Tutorial #3

  1. What is meant by the term "remote login" in the context of the telnet protocol?

  2. The idea of plain ASCII text is fundamental in IT. For example, computer programs (ie, source code) are always plain text files. And, as we will see in later lectures, many Internet application protocols are based on the exchange of ASCII text messages.

    1. What do we mean by the term "printable ASCII"? How many printable ASCII characters are there?

    2. What is the conventional way to generate the ASCII control codes from a computer keyboard?

    3. What are the particular advantages of "plain ASCII text" compared to other "character sets"?

    4. What are some of the obvious disadvantages of ASCII text?

    5. All computers support ASCII text files. However, the convention for indicating the end of a text line is different in each. Unix (and Linux) systems use a single Linefeed (LF, decimal 13), Macs use a single Carriage Return (CR, decimal 10) and Microsoft systems use both CR and LF, the same as the telnet NVT. What kinds of problems could occur when text files are shared between each of these computer types?

  3. What are some of the basic characteristics of the telnet Network Virtual Terminal (NVT)?

  4. The telnet NVT "end-of-line" convention delimits lines of text using the two character ASCII control code sequence <CR><LF> (in English: Carriage Return followed by Line Feed). Why do you suppose the designers of the protocol adopted this two character sequence instead of just a single character <CR>, or a single <LF>, or something else entirely?

  5. (Philosophical question) The NVT approach used by the telnet protocol means that servers and clients don't need to know the details of the actual terminal or host (if any) at the other end of the connection. The alternative is to perform terminal emulation. What is meant by terminal emulation?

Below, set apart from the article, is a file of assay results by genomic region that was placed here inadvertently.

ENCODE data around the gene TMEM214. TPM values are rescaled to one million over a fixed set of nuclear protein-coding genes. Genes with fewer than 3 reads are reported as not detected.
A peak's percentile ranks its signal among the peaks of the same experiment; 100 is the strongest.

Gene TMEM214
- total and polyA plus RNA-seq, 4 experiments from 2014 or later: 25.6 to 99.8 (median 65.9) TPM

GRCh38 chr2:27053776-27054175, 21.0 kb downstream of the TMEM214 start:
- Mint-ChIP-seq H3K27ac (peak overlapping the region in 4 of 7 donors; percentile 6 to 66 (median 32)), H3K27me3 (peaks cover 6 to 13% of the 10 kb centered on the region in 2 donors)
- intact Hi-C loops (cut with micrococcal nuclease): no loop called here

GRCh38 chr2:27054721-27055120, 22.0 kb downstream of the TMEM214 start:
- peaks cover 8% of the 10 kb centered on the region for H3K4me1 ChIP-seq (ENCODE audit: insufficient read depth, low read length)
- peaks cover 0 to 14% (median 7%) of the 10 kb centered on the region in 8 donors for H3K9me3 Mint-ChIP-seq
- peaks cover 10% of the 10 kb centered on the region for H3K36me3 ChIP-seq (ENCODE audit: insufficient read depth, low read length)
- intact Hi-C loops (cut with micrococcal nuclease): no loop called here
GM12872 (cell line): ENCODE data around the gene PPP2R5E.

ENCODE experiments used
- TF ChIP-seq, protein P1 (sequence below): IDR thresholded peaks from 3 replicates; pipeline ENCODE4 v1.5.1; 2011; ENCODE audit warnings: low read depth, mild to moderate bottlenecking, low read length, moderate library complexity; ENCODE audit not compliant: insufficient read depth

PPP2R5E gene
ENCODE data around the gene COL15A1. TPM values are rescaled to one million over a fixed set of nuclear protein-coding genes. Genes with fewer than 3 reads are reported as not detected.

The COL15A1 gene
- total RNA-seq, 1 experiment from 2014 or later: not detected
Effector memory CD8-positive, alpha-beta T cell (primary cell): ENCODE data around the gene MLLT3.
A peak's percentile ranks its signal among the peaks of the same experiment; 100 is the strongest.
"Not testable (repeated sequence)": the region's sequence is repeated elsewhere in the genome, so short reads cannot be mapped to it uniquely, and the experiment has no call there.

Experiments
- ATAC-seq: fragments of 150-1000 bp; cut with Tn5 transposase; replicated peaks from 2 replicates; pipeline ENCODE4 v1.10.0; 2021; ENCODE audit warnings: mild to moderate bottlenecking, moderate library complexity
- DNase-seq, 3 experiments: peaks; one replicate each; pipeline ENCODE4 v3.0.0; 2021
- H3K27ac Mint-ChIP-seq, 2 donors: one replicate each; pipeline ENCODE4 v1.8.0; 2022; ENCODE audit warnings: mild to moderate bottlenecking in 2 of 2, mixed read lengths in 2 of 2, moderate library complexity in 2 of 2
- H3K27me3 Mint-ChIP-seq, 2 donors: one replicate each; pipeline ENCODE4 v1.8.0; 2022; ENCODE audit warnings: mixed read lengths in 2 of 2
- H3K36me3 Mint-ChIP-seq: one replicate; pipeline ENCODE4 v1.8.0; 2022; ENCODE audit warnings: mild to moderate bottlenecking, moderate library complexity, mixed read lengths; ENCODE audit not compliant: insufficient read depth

6. (Deeply philosophical question) The notion of how the NVT is used in telnet leads on to a (moderately) serious philosophical issue about how to map the requirements of different kinds of computer systems to one another when you need to perform some kind of networked computing function. Start by comparing the telnet NVT approach to terminal emulation, and extend the discussion to the more general case.

  7. When the telnet program starts up, it informs the user as follows:
    ironbark 27> telnet greybox
    Connected to greybox.bendigo.latrobe.edu.au.
    Escape character is '^]'.
    What is the "escape character" used for?

  8. The[1] text file for RFC 854 (the telnet protocol specification) contains exactly 854 lines. Do you think there is cosmic significance in this?

  9. (Research and discussion question) Once upon a time, The ASCII control codes (ie, the ASCII characters less than 32decimal) had important functions. Do some research, or just infer from the names of some of the control characters, what these functions may have been. Which of the control characters still have important meanings?

  10. (Research question) How does telnet perfom option negotiation?

[1] From Comer, P418.
See Prac #3 for the practical exercises accompanying this tutorial.
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Copyright 2003 by Philip Scott, La Trobe University.
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